Flashing forward to the present, the prospect that the Bush Republicans will achieve long-term political dominance really isn't something we should worry about all that much. Bushian politics are based on an . . . unorthodox . . . policy mixture: the taxes keep going down, but the spending keeps going up. This leaves us with only a few options for the long-term:

  • Taxes are increased.
  • Spending is seriously reduced.
  • The economy collapses.
  • By magic, revenues and expenditures may take divergent paths forever.
Only one of these is consistent with the hypothetical endless Republican dominance. A tax increase would shatter Bush's political coalition, just as it shattered his fathers. Spending cuts of the scale necessary to bring things into line would cause a lot of suffering, and provoke a political backlash that would be more than adequate to swinging a closely divided national pendulum back toward the Democrats. An economic collapse would obviously sweep the Democrats back into power. The magic scenario would work, but if the Republicans really can prove that endless increases in the debt-to-GDP ratio are infinitely sustainable, they probably deserve to stay in office -- those of us who think otherwise have been depriving the nation of a potential boon!

Among the realistic options, the thing liberals ought to worry most about is the economic collapse scenario. This would, of course, be the best possible thing for the Democratic Party. But it obviously wouldn't be worth the price. The best reason to hope the Democrats get better at winning elections in time for 2006 and 2008 isn't that if they don't they'll never win again. It's that the circumstances they win may well be unbearably awful for the country and the world. Next-worst is the cuts. Serious cuts would almost certainly hand the Democrats the needed campaign issue to regain power. You simply can't squeeze the anti-poverty budget enough to make this work. You need to slash Social Security, Medicare, Medicaid's spending on middle class elderly people, or the Defense Department to make the numbers add up. The alternative would be to just shut down the national parks, the FBI, the people who make sure there's no arsenic in your ground beef, and stop building new highways. Democrats would win, but very bad things might happen to people in the interim. Better electoral performance could avoid this scenario, and that's reason enough to hope for it.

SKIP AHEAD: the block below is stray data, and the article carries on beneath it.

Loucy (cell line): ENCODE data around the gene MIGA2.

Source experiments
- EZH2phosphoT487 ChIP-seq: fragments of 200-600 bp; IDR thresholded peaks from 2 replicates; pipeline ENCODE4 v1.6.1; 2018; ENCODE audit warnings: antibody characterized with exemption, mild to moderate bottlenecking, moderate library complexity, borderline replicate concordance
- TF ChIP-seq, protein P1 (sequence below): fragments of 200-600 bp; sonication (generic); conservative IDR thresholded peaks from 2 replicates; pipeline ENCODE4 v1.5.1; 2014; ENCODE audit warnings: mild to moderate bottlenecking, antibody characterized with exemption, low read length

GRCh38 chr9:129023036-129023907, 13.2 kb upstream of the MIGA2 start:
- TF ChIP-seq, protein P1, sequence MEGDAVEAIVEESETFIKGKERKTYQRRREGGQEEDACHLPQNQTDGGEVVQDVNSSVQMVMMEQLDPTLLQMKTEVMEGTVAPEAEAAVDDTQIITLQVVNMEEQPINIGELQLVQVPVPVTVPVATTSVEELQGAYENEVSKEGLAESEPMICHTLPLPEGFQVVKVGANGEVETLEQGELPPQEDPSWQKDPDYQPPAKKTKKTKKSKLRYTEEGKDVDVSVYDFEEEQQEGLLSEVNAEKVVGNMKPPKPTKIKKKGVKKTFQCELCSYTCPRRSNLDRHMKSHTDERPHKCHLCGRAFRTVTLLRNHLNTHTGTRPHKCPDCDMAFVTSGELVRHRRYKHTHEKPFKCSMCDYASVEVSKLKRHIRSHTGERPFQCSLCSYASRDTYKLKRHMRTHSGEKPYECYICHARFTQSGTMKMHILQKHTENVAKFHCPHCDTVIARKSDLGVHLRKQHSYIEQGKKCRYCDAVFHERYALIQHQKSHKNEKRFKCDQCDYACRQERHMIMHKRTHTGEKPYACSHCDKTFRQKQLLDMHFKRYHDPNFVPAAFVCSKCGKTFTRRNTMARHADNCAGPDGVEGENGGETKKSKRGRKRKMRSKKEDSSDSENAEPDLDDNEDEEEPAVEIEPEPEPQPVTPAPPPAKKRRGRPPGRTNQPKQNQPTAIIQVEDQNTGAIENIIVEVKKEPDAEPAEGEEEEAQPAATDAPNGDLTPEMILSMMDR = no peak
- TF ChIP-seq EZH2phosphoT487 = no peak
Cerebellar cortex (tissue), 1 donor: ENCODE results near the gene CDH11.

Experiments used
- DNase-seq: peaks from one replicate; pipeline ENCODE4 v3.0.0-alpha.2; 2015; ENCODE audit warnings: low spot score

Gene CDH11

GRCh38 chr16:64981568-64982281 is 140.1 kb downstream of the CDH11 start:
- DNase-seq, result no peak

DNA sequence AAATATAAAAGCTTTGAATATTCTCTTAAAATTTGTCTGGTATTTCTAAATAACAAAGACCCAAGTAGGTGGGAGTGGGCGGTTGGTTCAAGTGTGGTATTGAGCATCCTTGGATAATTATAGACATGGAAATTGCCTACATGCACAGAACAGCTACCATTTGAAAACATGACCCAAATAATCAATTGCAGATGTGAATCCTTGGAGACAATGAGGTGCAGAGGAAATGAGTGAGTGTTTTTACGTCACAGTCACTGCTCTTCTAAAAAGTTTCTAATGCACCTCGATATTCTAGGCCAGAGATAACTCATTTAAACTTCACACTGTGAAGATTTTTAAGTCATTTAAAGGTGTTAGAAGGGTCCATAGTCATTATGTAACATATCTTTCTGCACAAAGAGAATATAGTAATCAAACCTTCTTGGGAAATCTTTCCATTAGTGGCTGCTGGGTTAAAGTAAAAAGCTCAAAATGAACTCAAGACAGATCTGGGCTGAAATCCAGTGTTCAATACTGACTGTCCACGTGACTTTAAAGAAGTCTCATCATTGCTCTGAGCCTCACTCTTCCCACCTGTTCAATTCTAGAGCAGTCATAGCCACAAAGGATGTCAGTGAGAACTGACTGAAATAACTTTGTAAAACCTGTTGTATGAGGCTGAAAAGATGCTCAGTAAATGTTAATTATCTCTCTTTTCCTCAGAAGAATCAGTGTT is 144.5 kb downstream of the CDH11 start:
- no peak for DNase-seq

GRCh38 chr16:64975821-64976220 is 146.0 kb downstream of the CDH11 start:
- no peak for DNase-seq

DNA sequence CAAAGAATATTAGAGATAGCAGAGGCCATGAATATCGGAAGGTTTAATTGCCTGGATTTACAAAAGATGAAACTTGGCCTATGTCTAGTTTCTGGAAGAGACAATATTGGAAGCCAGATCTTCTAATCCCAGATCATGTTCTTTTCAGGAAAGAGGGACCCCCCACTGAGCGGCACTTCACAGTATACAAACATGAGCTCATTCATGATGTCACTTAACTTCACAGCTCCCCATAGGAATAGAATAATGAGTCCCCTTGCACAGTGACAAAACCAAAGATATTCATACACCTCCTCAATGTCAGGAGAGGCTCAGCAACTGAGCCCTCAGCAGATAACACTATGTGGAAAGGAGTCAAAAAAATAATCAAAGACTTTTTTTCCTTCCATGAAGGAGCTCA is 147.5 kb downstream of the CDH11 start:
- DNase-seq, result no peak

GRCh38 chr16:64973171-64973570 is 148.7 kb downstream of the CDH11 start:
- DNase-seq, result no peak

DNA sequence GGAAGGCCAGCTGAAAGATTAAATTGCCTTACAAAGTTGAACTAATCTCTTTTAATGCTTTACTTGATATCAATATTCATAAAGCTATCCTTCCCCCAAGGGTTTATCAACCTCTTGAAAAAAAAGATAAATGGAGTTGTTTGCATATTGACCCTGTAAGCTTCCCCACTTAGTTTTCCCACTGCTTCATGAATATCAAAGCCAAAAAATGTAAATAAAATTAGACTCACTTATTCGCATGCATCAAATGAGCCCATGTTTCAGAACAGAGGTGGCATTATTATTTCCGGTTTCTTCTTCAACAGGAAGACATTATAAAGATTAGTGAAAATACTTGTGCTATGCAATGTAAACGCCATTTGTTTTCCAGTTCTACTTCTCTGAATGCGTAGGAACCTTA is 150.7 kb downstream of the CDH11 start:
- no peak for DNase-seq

May 10, 2005 | Permalink

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Comments

You mention Jed! It seems so long ago -- the time when young liberal intellectuals would write books of general cultural criticism where they'd worry about people being too ironic and not genuine enough. O how the apathetic '90s seem so perfect now!

(Jed was my summer school proctor. I thought he was the smartest guy I'd ever met, and at that time, I may have been right.)

Posted by: Ethical Werewolf | May 10, 2005 2:00:06 AM

Matt writes: "Interestingly, as the article notes people usually understand Clintonism as a mish-mash in part because Clinton seems to see it that way."

Cherney writes: "Over a 25-year career in Arkansas and as president, Clinton was remarkably consistent in his outlook on the country and approach to government."

When you're blazing a new trail, everything is ad-hoc. But the decisions you're making are all informed by your core beliefs and worldview. The pattern you are creating is usually not apparent to you at the time - it only becomes obvious as others examine your trail.

-----

Cherney's piece is an important read for anyone trying to understand the future of the Democrats.

Posted by: Petey | May 10, 2005 2:46:52 AM

"...what ever happened to Jed Purdy?"

Hopefully, he's been banished from the scene for life. Good lord, was he ever annoying.

Posted by: Petey | May 10, 2005 2:51:20 AM

I think Clinton read Nonzero and realized that was the basis for his way of thinking, which had probably been something like what I will attribute to Alan Alda's golden rule (although it could be some other actor) - treat people as you would like to be treated -- and make sure that they do the same.
I think major economic pain would not necessarily be a bad thing if it would never allow a government such as the one we have now -- completely and obviously irresponsible -- but I am not seeing a foundation for an economic class to be attributable to Bush incompetence. After Clinton, I thought we had acheived a certain understanding of what competent government would look like, but unfortunately, Bush took the exact opposite lessons from the media circus at the end of Clinton's term - that the image and cynical voter manipulation was all that mattered.
It would be a great thing to get back a certain confidence that future Presidents will have reach a modest level of competence.